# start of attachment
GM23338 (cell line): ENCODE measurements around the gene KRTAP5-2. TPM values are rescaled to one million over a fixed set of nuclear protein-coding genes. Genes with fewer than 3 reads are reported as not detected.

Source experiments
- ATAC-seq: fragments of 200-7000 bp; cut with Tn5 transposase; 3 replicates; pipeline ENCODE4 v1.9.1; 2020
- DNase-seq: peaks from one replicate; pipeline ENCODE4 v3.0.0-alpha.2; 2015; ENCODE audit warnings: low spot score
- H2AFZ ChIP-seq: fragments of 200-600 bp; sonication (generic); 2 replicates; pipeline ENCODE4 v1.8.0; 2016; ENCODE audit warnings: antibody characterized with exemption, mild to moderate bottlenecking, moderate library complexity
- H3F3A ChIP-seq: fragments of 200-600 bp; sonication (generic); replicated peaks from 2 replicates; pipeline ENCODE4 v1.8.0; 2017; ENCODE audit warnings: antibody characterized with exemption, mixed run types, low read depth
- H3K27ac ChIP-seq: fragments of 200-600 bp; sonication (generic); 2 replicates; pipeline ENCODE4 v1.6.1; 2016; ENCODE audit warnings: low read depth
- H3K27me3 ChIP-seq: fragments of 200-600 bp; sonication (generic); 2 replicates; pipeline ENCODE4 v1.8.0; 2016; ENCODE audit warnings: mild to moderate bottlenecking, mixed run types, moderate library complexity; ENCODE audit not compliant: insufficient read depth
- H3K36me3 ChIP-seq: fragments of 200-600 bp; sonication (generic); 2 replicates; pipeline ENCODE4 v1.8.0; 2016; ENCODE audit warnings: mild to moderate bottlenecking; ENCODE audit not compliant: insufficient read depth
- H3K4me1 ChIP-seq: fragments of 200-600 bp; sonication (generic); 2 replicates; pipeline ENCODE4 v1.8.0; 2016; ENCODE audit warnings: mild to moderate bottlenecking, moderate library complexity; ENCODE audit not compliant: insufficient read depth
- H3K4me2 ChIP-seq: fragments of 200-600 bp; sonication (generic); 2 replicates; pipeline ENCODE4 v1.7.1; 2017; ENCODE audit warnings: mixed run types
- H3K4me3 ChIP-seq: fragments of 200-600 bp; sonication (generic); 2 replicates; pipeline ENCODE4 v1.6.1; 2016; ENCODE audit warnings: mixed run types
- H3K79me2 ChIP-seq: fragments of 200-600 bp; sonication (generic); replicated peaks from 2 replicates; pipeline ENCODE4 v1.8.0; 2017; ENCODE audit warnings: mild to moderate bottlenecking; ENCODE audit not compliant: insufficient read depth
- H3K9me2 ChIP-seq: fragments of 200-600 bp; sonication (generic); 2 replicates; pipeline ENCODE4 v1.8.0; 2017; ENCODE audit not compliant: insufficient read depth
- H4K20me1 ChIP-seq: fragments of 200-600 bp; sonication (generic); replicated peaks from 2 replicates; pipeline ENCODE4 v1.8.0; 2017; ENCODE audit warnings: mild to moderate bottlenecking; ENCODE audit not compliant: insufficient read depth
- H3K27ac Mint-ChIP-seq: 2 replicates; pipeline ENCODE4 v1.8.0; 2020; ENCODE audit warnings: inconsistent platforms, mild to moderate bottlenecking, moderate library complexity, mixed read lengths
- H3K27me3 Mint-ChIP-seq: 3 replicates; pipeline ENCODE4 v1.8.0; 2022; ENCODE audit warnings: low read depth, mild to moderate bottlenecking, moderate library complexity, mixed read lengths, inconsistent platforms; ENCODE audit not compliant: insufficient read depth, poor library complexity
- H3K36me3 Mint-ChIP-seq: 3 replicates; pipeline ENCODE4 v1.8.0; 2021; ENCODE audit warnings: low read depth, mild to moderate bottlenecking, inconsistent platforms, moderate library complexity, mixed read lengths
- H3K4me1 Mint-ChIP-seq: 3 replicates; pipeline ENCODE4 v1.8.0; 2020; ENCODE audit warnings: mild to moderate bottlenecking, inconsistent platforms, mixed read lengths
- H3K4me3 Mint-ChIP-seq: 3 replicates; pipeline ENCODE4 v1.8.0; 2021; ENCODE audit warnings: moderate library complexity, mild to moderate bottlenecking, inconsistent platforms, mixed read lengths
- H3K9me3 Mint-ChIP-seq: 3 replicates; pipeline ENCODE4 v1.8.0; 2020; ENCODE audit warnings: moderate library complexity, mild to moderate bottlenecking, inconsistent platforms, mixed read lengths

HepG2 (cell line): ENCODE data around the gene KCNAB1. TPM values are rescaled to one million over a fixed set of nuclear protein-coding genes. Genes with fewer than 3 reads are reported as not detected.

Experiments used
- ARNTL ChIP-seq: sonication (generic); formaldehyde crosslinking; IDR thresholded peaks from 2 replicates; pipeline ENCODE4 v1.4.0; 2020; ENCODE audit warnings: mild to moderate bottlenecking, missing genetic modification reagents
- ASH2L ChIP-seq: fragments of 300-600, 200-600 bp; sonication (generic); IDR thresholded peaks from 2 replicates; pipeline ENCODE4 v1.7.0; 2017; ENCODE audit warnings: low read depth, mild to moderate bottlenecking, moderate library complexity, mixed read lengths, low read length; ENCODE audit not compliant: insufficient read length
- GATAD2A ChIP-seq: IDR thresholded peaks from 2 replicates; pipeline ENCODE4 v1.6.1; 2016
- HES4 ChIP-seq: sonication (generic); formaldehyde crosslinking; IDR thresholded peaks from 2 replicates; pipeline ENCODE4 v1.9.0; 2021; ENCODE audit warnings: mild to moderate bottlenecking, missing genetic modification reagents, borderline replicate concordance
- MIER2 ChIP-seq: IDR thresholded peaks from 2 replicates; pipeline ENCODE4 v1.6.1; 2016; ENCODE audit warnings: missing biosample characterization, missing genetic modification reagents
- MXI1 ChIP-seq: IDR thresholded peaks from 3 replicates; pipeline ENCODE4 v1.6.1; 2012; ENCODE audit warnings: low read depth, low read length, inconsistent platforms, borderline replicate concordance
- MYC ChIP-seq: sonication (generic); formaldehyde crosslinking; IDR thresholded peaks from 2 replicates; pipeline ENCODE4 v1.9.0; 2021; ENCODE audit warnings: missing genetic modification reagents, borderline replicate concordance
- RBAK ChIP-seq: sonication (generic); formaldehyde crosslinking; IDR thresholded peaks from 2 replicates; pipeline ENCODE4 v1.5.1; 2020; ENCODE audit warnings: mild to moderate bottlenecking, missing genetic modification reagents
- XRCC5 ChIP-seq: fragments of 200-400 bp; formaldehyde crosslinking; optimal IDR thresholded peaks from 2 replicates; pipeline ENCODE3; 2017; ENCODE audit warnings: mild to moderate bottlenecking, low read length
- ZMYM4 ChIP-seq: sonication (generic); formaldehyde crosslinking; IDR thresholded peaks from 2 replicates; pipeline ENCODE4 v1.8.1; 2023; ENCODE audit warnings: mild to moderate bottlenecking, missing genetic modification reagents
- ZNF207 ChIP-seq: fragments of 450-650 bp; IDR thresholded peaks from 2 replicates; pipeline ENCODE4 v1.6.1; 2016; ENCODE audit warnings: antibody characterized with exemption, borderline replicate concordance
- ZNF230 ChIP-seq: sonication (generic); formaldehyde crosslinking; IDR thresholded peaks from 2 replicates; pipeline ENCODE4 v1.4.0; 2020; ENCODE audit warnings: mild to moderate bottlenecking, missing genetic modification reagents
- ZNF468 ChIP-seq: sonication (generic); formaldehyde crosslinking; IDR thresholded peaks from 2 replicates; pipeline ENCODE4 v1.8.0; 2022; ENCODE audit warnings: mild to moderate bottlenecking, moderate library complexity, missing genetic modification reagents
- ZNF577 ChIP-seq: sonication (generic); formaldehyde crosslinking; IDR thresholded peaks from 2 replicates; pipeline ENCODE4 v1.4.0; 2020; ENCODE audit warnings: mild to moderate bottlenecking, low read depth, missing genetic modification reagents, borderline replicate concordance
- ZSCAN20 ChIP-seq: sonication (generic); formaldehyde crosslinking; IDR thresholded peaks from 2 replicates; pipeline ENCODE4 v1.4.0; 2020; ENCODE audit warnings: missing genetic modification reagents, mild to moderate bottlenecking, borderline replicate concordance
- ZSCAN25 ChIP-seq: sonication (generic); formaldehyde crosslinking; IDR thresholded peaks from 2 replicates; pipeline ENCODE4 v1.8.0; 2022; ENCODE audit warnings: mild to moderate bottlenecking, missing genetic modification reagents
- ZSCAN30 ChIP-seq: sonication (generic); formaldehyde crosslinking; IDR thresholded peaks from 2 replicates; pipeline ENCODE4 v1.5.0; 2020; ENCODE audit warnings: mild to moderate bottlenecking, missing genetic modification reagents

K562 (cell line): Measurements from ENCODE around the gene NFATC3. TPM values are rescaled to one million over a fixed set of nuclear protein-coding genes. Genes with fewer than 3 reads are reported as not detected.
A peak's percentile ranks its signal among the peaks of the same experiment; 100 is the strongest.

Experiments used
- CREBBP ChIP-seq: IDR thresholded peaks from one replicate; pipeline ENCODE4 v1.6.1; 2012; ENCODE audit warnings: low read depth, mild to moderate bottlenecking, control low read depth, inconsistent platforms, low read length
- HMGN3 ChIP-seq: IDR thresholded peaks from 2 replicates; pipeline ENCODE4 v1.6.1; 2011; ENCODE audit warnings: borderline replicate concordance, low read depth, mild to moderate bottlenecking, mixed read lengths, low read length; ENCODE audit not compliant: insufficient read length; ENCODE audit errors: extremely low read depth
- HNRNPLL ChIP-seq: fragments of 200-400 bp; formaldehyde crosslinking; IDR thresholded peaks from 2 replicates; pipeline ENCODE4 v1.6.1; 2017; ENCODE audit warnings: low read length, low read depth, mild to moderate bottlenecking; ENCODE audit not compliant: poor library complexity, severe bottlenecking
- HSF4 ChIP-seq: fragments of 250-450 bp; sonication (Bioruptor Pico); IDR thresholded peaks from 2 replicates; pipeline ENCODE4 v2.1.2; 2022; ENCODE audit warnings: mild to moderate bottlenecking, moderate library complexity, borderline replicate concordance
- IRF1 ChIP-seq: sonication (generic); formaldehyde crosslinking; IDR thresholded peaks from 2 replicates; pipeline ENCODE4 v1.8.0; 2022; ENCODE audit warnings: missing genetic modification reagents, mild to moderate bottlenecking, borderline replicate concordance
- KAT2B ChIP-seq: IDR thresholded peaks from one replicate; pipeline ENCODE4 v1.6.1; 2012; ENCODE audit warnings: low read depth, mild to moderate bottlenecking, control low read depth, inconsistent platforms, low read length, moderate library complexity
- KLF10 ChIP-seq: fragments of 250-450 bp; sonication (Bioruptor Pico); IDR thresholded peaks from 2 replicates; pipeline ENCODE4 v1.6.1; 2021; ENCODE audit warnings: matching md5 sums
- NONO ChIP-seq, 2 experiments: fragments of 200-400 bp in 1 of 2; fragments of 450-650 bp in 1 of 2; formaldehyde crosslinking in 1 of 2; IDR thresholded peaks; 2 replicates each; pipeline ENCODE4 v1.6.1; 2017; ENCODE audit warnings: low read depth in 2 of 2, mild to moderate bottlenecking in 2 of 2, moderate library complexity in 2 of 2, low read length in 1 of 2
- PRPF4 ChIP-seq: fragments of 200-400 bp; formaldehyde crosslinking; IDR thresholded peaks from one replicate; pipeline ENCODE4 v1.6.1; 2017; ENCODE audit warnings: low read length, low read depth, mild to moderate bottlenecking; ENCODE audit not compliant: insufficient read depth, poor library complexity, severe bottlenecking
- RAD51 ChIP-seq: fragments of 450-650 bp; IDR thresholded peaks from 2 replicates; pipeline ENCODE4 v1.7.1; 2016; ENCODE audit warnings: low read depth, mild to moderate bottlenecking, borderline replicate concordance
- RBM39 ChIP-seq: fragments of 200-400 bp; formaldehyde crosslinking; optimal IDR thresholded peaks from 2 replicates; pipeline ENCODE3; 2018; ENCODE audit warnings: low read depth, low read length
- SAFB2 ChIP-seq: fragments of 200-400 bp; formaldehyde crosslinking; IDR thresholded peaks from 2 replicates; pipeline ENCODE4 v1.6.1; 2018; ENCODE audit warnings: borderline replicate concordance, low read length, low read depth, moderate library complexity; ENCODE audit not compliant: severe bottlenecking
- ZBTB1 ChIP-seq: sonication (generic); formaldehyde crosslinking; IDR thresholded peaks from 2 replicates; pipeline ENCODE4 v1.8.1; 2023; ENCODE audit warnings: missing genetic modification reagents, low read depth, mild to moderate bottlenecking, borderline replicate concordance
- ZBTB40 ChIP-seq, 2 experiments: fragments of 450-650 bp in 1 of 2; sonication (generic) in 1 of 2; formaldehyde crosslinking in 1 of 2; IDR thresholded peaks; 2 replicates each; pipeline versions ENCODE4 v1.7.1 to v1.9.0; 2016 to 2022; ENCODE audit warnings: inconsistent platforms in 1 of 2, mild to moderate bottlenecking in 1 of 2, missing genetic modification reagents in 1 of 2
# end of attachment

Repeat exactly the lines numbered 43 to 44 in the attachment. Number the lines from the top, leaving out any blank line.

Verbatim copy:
Experiments used
- CREBBP ChIP-seq: IDR thresholded peaks from one replicate; pipeline ENCODE4 v1.6.1; 2012; ENCODE audit warnings: low read depth, mild to moderate bottlenecking, control low read depth, inconsistent platforms, low read length